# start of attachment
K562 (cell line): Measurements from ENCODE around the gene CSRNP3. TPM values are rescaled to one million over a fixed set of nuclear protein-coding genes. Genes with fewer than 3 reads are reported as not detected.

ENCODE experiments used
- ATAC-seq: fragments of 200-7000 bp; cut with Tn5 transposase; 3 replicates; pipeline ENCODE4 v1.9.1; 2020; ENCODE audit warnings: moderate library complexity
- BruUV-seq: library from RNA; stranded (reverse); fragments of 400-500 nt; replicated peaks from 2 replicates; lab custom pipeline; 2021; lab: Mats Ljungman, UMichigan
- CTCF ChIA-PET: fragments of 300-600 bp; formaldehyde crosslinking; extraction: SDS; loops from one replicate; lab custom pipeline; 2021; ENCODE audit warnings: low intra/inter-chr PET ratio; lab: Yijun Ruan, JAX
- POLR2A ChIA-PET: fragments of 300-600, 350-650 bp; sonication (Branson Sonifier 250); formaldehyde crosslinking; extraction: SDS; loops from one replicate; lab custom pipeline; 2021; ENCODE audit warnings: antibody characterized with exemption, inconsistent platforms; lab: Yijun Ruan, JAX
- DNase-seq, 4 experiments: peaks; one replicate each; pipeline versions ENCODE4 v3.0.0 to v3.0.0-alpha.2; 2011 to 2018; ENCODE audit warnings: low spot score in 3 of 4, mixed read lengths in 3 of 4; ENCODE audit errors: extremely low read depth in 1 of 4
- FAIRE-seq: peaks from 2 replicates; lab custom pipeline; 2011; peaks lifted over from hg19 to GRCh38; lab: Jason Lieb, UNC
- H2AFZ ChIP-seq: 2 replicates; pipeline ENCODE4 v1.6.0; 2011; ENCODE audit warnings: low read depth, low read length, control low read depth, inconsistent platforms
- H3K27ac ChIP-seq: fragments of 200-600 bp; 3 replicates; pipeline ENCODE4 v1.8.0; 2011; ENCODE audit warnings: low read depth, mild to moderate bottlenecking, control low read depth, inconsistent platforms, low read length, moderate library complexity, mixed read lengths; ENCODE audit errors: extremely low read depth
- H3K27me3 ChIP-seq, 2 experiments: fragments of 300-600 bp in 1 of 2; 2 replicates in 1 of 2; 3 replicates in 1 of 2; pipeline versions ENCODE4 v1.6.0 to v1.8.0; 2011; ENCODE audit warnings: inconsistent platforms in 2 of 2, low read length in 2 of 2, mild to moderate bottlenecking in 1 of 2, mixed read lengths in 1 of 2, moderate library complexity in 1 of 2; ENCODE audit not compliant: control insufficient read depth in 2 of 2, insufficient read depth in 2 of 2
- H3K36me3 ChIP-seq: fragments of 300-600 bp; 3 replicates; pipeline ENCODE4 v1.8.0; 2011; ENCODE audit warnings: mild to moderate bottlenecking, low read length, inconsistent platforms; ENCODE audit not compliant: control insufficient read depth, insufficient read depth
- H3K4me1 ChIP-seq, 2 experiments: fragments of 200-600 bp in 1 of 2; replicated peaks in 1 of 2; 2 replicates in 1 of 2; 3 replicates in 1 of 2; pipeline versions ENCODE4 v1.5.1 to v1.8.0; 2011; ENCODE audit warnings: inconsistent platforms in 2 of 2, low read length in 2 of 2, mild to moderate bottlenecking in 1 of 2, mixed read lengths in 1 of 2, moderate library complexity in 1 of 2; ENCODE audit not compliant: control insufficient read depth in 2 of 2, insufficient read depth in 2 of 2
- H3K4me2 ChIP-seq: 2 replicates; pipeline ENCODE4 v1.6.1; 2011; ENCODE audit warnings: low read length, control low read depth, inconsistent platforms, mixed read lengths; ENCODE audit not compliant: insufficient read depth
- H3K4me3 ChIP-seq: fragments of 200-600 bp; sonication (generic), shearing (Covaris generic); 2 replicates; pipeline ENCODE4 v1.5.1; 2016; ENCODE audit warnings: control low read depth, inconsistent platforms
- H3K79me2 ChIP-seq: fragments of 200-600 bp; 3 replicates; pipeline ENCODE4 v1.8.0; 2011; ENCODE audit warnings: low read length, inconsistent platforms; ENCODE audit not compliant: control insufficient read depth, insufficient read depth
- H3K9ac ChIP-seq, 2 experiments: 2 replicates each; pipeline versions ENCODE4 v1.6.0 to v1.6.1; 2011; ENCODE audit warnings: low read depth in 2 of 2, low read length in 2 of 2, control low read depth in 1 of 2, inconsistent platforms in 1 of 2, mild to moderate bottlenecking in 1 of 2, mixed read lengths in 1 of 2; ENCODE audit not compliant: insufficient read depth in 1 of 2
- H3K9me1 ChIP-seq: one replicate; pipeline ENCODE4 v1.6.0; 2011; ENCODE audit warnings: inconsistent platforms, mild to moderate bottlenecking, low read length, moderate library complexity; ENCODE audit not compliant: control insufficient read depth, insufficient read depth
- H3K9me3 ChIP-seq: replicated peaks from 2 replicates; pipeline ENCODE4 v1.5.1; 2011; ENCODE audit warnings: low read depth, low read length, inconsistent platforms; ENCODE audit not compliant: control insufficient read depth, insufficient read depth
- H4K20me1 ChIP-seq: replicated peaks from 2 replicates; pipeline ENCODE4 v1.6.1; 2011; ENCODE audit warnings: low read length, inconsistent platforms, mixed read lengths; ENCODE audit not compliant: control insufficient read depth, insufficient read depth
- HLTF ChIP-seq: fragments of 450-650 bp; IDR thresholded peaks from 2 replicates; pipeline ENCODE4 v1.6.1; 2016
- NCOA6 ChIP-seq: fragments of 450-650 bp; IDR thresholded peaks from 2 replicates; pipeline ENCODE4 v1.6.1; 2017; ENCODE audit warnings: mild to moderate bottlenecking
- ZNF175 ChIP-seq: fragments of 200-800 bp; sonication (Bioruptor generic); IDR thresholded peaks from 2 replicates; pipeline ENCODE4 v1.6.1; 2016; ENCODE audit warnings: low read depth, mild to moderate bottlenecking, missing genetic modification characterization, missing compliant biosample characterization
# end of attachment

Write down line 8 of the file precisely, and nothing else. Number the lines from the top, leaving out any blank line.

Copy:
- FAIRE-seq: peaks from 2 replicates; lab custom pipeline; 2011; peaks lifted over from hg19 to GRCh38; lab: Jason Lieb, UNC